LONDON, ENGLAND – Oilseed markets continue a bearish trend as high production in many exporting countries outweighs the effect of war on major sunflower producer Ukraine.

The United Nations Food and Agriculture Organization (FAO) in its biannual Food Outlook report, published on Nov. 11, pointed out that the world production of oilseeds in 2022-23 is “forecast to rebound from the previous season to an all-time high, primarily driven by expected output recoveries of soybean and rapeseed, which more than offset a likely drop in sunflower seed production.”

The FAO forecast total production 7% higher at 654.5 million tonnes.

“The anticipated record world soybean production is chiefly underpinned by a markedly higher output expected in Brazil, assuming normal weather conditions, whereas the crop in the United States of America could fall slightly because of lower yields,” the Rome, Italy-based organization said. “International rapeseed production is predicted to rise sizably, thanks to favorable outlooks across Australia, Canada and the European Union.”

However, it expected to see a fall in world sunflower seed production “as the war in Ukraine has disrupted sowing activities significantly, while yields are also expected to fall as a result of shortages of inputs,” but forecast a modest rise in palm oil output, “as lingering labor shortage issues in Malaysia continue to constrain the potential for a higher growth rate.”

A few days earlier, in its Food Price Index, which was published on Nov. 4, the FAO put the month-on-month fall in oilseeds prices at 1.6% in October 2022, bringing the level to nearly 20% below where it was in October 2021.

“The continued decrease of the index was driven by world lower prices of palm, soy and rapeseed oils, which more than offset higher sunflowerseed oil quotations,” the FAO said. “In October, international palm oil prices declined slightly from the previous month, broadly weighed by lingering heavy stock levels in Southeast Asia, despite concerns over unfavorable weather prospects in pockets of major growing regions. Meanwhile, world soy and rapeseed oil quotations dropped on outlooks of ample supplies in the coming months.”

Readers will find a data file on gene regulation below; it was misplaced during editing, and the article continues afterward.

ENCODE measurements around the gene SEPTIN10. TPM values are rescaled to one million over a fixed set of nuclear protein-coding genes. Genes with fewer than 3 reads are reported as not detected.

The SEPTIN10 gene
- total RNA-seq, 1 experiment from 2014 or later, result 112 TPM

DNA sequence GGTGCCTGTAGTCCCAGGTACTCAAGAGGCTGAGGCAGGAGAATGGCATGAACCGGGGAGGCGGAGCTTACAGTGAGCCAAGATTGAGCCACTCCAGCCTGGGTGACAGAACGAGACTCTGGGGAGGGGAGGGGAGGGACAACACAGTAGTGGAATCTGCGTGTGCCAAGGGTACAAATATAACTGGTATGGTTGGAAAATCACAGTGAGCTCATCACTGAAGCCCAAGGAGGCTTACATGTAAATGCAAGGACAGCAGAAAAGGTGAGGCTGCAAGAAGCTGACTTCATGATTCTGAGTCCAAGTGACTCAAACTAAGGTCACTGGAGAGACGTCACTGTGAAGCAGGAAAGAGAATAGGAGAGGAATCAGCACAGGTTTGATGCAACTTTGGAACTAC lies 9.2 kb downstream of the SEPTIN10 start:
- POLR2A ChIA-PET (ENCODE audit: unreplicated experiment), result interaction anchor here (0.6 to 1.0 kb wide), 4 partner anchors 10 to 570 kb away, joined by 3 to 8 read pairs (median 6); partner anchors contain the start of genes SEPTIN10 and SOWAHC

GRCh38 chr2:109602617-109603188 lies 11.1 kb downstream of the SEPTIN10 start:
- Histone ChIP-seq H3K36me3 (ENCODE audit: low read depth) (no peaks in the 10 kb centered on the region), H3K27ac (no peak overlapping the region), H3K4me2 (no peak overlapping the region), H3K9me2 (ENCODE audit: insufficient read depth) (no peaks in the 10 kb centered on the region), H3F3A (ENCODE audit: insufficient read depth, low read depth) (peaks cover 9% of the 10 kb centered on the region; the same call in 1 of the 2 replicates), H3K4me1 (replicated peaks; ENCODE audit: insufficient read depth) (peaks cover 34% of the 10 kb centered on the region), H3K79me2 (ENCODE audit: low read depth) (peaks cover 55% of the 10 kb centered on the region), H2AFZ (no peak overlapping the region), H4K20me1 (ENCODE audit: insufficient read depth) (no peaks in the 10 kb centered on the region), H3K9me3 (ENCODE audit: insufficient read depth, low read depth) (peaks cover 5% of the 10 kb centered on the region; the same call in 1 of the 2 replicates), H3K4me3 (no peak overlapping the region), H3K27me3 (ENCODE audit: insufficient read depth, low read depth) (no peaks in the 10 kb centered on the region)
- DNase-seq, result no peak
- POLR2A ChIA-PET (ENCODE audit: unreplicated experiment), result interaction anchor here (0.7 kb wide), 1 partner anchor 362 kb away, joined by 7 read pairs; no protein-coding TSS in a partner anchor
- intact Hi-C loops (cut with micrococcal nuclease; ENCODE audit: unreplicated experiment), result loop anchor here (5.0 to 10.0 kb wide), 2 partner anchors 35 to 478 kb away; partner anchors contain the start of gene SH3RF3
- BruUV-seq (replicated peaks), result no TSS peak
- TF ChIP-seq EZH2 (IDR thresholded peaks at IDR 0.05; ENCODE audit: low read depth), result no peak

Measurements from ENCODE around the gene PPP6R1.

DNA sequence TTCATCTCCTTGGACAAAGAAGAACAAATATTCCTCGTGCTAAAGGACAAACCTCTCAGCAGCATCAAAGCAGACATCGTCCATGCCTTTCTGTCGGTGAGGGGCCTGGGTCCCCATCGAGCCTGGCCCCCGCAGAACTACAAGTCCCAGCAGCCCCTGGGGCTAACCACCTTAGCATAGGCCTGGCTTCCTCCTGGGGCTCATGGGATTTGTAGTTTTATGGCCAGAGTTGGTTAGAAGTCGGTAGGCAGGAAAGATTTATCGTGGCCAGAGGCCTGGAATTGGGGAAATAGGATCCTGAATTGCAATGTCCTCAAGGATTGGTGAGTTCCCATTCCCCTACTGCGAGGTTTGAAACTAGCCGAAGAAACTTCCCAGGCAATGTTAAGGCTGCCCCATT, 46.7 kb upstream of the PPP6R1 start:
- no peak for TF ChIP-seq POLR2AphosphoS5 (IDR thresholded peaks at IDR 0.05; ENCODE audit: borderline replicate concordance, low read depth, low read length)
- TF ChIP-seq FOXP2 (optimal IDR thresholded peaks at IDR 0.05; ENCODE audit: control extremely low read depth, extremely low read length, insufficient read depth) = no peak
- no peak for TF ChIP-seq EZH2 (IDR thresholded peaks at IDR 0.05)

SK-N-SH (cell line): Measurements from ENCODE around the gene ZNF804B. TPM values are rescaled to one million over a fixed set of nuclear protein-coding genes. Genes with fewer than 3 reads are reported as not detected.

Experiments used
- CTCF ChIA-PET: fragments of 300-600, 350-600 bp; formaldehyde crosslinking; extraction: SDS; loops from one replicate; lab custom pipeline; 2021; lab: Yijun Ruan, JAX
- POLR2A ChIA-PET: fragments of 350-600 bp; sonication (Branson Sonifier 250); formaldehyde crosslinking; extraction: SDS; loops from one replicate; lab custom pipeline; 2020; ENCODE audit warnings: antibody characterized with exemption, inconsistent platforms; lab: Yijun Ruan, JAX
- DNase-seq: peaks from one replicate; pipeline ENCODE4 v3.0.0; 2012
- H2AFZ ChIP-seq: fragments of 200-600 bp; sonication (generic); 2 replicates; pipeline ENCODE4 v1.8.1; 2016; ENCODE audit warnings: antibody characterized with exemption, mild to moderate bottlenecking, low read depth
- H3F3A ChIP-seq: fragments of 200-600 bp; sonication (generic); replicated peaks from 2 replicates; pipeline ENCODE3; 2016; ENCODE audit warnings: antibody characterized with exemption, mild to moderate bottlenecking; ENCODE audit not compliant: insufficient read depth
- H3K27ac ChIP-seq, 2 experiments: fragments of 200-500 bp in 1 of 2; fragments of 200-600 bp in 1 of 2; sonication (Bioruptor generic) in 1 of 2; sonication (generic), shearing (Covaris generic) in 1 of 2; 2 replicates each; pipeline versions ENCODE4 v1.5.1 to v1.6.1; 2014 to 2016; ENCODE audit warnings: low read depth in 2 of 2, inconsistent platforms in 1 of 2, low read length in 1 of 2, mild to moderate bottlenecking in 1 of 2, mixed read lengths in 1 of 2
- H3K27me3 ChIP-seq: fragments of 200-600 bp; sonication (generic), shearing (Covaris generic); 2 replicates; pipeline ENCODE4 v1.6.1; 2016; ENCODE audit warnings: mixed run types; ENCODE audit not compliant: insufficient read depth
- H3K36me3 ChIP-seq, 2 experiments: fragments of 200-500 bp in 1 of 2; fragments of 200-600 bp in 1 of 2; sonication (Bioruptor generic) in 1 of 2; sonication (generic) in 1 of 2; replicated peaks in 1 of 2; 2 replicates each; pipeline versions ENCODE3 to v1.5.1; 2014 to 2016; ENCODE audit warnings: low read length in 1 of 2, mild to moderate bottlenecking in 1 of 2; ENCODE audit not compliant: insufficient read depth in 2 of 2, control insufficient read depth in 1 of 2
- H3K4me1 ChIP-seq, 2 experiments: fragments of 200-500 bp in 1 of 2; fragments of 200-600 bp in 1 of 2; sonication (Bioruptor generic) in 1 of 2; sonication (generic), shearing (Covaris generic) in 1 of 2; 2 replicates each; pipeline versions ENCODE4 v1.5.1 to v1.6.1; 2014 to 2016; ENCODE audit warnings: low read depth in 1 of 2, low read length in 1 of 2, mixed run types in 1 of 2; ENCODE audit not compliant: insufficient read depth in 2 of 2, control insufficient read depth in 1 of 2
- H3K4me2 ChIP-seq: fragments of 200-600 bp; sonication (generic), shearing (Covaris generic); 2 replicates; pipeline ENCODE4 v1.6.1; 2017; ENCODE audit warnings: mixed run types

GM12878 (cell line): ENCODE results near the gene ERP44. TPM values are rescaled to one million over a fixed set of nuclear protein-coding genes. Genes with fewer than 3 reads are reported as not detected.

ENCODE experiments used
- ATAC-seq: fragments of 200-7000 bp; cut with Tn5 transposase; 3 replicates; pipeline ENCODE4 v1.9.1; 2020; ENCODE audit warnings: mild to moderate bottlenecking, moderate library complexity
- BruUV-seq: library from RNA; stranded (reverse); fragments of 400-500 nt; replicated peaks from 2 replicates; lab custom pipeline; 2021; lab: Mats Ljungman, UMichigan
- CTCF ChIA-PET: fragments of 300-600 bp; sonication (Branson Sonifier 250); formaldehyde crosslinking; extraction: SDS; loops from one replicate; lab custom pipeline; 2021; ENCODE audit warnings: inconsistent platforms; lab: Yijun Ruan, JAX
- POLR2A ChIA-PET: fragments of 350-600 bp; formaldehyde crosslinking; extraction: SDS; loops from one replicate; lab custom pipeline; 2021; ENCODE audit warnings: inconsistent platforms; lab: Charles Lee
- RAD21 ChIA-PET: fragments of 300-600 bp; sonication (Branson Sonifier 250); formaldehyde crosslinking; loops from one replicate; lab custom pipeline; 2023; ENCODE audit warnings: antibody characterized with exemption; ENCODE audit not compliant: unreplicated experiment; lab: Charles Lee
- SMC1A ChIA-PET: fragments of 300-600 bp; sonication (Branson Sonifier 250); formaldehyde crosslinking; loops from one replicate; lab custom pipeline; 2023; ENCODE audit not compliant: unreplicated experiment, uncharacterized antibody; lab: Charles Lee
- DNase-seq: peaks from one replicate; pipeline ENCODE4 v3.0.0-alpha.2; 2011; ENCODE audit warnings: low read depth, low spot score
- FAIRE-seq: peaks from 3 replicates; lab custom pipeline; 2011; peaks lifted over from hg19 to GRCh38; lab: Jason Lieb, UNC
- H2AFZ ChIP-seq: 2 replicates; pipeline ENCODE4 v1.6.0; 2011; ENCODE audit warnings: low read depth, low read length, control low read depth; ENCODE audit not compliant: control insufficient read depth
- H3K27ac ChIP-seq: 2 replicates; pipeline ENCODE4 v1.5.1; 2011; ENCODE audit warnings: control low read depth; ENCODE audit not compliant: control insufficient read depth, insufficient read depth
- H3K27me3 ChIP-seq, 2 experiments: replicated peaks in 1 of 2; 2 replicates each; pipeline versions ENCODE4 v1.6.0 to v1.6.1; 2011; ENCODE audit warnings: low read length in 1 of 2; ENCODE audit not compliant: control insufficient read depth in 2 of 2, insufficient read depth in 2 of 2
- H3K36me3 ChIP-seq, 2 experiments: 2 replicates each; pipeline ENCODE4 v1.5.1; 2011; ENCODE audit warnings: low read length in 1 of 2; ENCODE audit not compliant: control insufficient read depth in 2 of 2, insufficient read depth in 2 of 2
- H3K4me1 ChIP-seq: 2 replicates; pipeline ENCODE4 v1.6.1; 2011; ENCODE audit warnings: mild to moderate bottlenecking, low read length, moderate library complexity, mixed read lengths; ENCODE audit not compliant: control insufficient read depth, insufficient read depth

By contrast, international sunflower oil prices rebounded moderately after falling continuously over the past six months due to uncertainty over the future of the export corridor in Ukraine amid rising geopolitical tensions.

The International Grains Council (IGC), in its Grain Market Report of Oct. 20, reported that for soybeans “declines in the US and Brazil amid pressure from bearish fundamentals and weaker external markets,” had triggered a month-on-month fall in its price index of 1%. It also noted a 6% fall in nearby Chicago soybean futures, “as seasonal harvest pressure, coupled with deepening worries about the global economy — and associated movements in outside markets — weighed.”

“While cumulative US export commitments were still modestly ahead of a year earlier in early October, heightened worries about future buying interest from China added to pressure, especially in view of a potentially sizeable Brazilian surplus coming to the market in early 2023,” the IGC said. “Spot export values in Argentina and Brazil were steady to softer during October, albeit with cautious farmer sales providing some support, thereby limiting downside.”

On rapeseed, the IGC reported that “despite pressure from increasing new crop Canadian supplies, ICE canola spot futures advanced by 8% month-on-month as worries surrounding final yields underpinned, with strength in vegetable oils adding support at times.”

Chris Lyddon is World Grain’s European correspondent. He may be contacted at: [email protected].